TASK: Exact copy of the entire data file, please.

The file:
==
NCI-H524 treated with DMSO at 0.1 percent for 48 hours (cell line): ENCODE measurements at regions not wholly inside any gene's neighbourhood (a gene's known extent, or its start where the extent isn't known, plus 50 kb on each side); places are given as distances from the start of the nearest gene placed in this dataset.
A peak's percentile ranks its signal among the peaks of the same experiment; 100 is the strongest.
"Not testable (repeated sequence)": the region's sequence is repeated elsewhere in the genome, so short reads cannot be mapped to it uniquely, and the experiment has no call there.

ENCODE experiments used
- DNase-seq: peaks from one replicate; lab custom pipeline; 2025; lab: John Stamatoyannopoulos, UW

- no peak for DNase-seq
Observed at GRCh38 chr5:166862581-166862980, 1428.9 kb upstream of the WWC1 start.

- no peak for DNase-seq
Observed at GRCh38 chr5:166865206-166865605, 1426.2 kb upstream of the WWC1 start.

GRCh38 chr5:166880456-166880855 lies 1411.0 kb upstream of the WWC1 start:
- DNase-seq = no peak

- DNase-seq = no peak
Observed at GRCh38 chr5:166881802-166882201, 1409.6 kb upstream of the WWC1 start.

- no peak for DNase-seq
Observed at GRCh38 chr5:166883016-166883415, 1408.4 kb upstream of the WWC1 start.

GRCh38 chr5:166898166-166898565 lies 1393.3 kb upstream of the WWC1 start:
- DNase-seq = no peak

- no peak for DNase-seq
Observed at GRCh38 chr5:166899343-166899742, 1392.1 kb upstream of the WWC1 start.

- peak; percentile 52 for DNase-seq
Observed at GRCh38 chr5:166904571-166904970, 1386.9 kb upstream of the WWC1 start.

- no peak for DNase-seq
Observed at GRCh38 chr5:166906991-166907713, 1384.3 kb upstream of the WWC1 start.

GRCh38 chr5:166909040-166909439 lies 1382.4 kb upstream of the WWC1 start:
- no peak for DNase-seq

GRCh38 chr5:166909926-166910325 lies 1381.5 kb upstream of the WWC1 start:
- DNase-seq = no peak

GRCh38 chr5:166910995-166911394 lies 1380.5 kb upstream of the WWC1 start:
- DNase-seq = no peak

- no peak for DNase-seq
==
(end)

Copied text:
NCI-H524 treated with DMSO at 0.1 percent for 48 hours (cell line): ENCODE measurements at regions not wholly inside any gene's neighbourhood (a gene's known extent, or its start where the extent isn't known, plus 50 kb on each side); places are given as distances from the start of the nearest gene placed in this dataset.
A peak's percentile ranks its signal among the peaks of the same experiment; 100 is the strongest.
"Not testable (repeated sequence)": the region's sequence is repeated elsewhere in the genome, so short reads cannot be mapped to it uniquely, and the experiment has no call there.

ENCODE experiments used
- DNase-seq: peaks from one replicate; lab custom pipeline; 2025; lab: John Stamatoyannopoulos, UW

- no peak for DNase-seq
Observed at GRCh38 chr5:166862581-166862980, 1428.9 kb upstream of the WWC1 start.

- no peak for DNase-seq
Observed at GRCh38 chr5:166865206-166865605, 1426.2 kb upstream of the WWC1 start.

GRCh38 chr5:166880456-166880855 lies 1411.0 kb upstream of the WWC1 start:
- DNase-seq = no peak

- DNase-seq = no peak
Observed at GRCh38 chr5:166881802-166882201, 1409.6 kb upstream of the WWC1 start.

- no peak for DNase-seq
Observed at GRCh38 chr5:166883016-166883415, 1408.4 kb upstream of the WWC1 start.

GRCh38 chr5:166898166-166898565 lies 1393.3 kb upstream of the WWC1 start:
- DNase-seq = no peak

- no peak for DNase-seq
Observed at GRCh38 chr5:166899343-166899742, 1392.1 kb upstream of the WWC1 start.

- peak; percentile 52 for DNase-seq
Observed at GRCh38 chr5:166904571-166904970, 1386.9 kb upstream of the WWC1 start.

- no peak for DNase-seq
Observed at GRCh38 chr5:166906991-166907713, 1384.3 kb upstream of the WWC1 start.

GRCh38 chr5:166909040-166909439 lies 1382.4 kb upstream of the WWC1 start:
- no peak for DNase-seq

GRCh38 chr5:166909926-166910325 lies 1381.5 kb upstream of the WWC1 start:
- DNase-seq = no peak

GRCh38 chr5:166910995-166911394 lies 1380.5 kb upstream of the WWC1 start:
- DNase-seq = no peak

- no peak for DNase-seq